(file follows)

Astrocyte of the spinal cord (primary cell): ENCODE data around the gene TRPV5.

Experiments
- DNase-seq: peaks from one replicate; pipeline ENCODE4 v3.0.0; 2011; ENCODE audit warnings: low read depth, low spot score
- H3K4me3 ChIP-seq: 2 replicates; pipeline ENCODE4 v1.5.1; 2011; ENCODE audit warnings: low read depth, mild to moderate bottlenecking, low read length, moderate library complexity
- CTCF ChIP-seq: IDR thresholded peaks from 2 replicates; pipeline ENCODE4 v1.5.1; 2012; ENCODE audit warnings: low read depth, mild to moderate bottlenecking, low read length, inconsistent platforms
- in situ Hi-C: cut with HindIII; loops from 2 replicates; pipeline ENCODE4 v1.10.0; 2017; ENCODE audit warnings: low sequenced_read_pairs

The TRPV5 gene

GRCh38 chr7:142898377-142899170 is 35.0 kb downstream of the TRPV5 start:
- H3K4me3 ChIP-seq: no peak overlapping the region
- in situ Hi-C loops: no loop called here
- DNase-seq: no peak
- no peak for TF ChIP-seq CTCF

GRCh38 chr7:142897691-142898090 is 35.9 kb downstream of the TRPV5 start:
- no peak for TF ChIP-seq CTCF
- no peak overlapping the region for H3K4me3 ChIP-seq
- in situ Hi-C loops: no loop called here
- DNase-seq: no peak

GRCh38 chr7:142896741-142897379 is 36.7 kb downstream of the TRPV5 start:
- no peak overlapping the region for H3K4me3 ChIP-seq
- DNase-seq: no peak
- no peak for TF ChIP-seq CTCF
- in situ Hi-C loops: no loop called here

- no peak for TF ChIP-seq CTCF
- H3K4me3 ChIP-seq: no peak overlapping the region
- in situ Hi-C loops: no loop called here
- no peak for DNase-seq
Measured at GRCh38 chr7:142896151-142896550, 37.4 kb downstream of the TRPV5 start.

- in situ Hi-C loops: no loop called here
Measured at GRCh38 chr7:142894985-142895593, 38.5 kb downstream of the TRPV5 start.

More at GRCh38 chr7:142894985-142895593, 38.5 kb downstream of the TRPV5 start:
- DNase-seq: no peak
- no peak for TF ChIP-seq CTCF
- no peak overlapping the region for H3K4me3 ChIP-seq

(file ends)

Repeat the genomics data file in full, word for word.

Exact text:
Astrocyte of the spinal cord (primary cell): ENCODE data around the gene TRPV5.

Experiments
- DNase-seq: peaks from one replicate; pipeline ENCODE4 v3.0.0; 2011; ENCODE audit warnings: low read depth, low spot score
- H3K4me3 ChIP-seq: 2 replicates; pipeline ENCODE4 v1.5.1; 2011; ENCODE audit warnings: low read depth, mild to moderate bottlenecking, low read length, moderate library complexity
- CTCF ChIP-seq: IDR thresholded peaks from 2 replicates; pipeline ENCODE4 v1.5.1; 2012; ENCODE audit warnings: low read depth, mild to moderate bottlenecking, low read length, inconsistent platforms
- in situ Hi-C: cut with HindIII; loops from 2 replicates; pipeline ENCODE4 v1.10.0; 2017; ENCODE audit warnings: low sequenced_read_pairs

The TRPV5 gene

GRCh38 chr7:142898377-142899170 is 35.0 kb downstream of the TRPV5 start:
- H3K4me3 ChIP-seq: no peak overlapping the region
- in situ Hi-C loops: no loop called here
- DNase-seq: no peak
- no peak for TF ChIP-seq CTCF

GRCh38 chr7:142897691-142898090 is 35.9 kb downstream of the TRPV5 start:
- no peak for TF ChIP-seq CTCF
- no peak overlapping the region for H3K4me3 ChIP-seq
- in situ Hi-C loops: no loop called here
- DNase-seq: no peak

GRCh38 chr7:142896741-142897379 is 36.7 kb downstream of the TRPV5 start:
- no peak overlapping the region for H3K4me3 ChIP-seq
- DNase-seq: no peak
- no peak for TF ChIP-seq CTCF
- in situ Hi-C loops: no loop called here

- no peak for TF ChIP-seq CTCF
- H3K4me3 ChIP-seq: no peak overlapping the region
- in situ Hi-C loops: no loop called here
- no peak for DNase-seq
Measured at GRCh38 chr7:142896151-142896550, 37.4 kb downstream of the TRPV5 start.

- in situ Hi-C loops: no loop called here
Measured at GRCh38 chr7:142894985-142895593, 38.5 kb downstream of the TRPV5 start.

More at GRCh38 chr7:142894985-142895593, 38.5 kb downstream of the TRPV5 start:
- DNase-seq: no peak
- no peak for TF ChIP-seq CTCF
- no peak overlapping the region for H3K4me3 ChIP-seq